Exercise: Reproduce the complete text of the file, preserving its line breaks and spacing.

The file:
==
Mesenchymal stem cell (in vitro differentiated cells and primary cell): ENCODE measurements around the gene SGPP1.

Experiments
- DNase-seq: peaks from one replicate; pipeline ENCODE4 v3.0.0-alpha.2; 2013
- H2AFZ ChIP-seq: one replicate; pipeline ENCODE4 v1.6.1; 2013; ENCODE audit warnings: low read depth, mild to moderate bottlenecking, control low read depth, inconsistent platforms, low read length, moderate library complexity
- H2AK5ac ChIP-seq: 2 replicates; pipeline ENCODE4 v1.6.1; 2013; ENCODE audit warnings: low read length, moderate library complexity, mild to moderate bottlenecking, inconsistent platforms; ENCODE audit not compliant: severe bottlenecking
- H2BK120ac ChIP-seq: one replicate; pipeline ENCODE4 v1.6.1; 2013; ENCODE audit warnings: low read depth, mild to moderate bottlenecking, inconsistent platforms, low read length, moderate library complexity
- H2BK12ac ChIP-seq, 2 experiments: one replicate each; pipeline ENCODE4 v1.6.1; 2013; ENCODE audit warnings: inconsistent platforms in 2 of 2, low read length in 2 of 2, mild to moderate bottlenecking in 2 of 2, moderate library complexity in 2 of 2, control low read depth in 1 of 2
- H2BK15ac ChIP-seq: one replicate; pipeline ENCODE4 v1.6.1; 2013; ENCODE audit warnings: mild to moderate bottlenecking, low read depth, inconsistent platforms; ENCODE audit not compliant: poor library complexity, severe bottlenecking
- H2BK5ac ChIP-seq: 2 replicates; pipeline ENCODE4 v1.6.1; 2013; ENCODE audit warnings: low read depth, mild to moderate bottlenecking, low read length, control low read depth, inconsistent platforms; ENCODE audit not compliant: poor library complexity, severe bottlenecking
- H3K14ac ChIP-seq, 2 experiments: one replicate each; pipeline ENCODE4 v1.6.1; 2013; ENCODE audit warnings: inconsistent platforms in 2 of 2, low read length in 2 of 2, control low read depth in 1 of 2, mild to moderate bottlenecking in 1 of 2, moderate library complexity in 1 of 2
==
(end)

Mesenchymal stem cell (in vitro differentiated cells and primary cell): ENCODE measurements around the gene SGPP1.

Experiments
- DNase-seq: peaks from one replicate; pipeline ENCODE4 v3.0.0-alpha.2; 2013
- H2AFZ ChIP-seq: one replicate; pipeline ENCODE4 v1.6.1; 2013; ENCODE audit warnings: low read depth, mild to moderate bottlenecking, control low read depth, inconsistent platforms, low read length, moderate library complexity
- H2AK5ac ChIP-seq: 2 replicates; pipeline ENCODE4 v1.6.1; 2013; ENCODE audit warnings: low read length, moderate library complexity, mild to moderate bottlenecking, inconsistent platforms; ENCODE audit not compliant: severe bottlenecking
- H2BK120ac ChIP-seq: one replicate; pipeline ENCODE4 v1.6.1; 2013; ENCODE audit warnings: low read depth, mild to moderate bottlenecking, inconsistent platforms, low read length, moderate library complexity
- H2BK12ac ChIP-seq, 2 experiments: one replicate each; pipeline ENCODE4 v1.6.1; 2013; ENCODE audit warnings: inconsistent platforms in 2 of 2, low read length in 2 of 2, mild to moderate bottlenecking in 2 of 2, moderate library complexity in 2 of 2, control low read depth in 1 of 2
- H2BK15ac ChIP-seq: one replicate; pipeline ENCODE4 v1.6.1; 2013; ENCODE audit warnings: mild to moderate bottlenecking, low read depth, inconsistent platforms; ENCODE audit not compliant: poor library complexity, severe bottlenecking
- H2BK5ac ChIP-seq: 2 replicates; pipeline ENCODE4 v1.6.1; 2013; ENCODE audit warnings: low read depth, mild to moderate bottlenecking, low read length, control low read depth, inconsistent platforms; ENCODE audit not compliant: poor library complexity, severe bottlenecking
- H3K14ac ChIP-seq, 2 experiments: one replicate each; pipeline ENCODE4 v1.6.1; 2013; ENCODE audit warnings: inconsistent platforms in 2 of 2, low read length in 2 of 2, control low read depth in 1 of 2, mild to moderate bottlenecking in 1 of 2, moderate library complexity in 1 of 2